3. Add the salt and vanilla extract, and process just long enough to get them into the mixture.
  4. Transfer the mixture to a medium-sized bowl and knead it together into one big blob.
  5. Find a diversion that does not require using your hands (music, TV, podcasts, etc.) and laboriously roll small balls between your palms. Your hands will become very sticky by the end. You can lick them when nobody is looking.
  6. Store the balls in the refrigerator in a closed container. They keep for several weeks but are best in the first few days, as they dry out over time.

Note: I took these pictures of the ball-making process when I made chocolate mint balls, but they apply to this recipe as well.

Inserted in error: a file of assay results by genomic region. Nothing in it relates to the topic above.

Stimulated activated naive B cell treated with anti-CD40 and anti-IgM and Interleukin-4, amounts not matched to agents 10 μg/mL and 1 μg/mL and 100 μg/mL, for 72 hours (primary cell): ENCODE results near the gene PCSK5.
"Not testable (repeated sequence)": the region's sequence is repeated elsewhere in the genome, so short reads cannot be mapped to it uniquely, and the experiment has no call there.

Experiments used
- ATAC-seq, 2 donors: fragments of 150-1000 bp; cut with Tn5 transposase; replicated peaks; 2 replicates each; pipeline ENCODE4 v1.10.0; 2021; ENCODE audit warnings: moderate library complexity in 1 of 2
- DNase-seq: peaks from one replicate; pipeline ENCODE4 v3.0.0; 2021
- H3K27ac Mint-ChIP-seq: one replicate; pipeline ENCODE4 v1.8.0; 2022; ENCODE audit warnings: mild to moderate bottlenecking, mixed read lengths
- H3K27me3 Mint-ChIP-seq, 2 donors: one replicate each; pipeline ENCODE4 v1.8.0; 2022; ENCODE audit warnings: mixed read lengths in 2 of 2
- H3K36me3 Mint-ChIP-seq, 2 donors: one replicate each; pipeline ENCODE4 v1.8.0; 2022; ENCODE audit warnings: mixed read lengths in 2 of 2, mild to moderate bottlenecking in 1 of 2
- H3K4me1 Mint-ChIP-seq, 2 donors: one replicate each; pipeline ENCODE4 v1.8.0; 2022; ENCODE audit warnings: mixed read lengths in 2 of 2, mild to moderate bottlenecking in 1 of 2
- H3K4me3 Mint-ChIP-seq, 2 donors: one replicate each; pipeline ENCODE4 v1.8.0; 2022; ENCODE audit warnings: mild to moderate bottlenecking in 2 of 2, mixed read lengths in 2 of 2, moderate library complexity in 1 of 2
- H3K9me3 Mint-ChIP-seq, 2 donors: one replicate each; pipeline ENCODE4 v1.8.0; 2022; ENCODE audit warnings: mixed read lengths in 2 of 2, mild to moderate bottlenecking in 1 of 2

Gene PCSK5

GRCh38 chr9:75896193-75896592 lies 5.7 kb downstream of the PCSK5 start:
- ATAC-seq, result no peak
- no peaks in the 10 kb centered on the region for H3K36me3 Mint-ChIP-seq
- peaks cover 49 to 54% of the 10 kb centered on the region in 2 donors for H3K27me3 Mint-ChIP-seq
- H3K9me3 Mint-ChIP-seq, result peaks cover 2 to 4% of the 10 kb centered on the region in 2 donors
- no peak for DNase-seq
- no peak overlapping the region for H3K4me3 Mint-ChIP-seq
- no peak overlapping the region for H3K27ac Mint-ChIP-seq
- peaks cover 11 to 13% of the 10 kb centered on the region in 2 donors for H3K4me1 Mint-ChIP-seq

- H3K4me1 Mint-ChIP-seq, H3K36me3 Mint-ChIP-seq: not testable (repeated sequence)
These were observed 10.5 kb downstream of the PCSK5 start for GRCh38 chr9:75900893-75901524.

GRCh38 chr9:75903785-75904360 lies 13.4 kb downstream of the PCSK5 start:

Edibility Evaluation

I really like these ginger balls! They have a strong, gingery flavor, which I enjoy, and they  benefit from that endlessly appealing sweet/salty combination. They are a bit sweeter than my other ball recipes due to the additional sugar in the candied ginger, but I think they’re a nice seasonal variation. I awarded them a very high edibility score of 4.6, only slightly lower than the 4.75 I gave to the chocolate and mint balls. I didn’t think that Bill would like these balls, and I was right. He grudgingly agreed to taste half of one, though, which he did after bisecting a ball with surgeon-like precision. Although he decided that these balls were not for him, he did acknowledge that tasting them helped him identify the flavor that he doesn’t like in sushi – namely, ginger. So, ginger balls aren’t for everyone, but if you like the strong ginger flavor (and/or if you bought uncrystallized candied ginger and you’re not sure what to do with it), then you might want to make a batch of these ginger balls.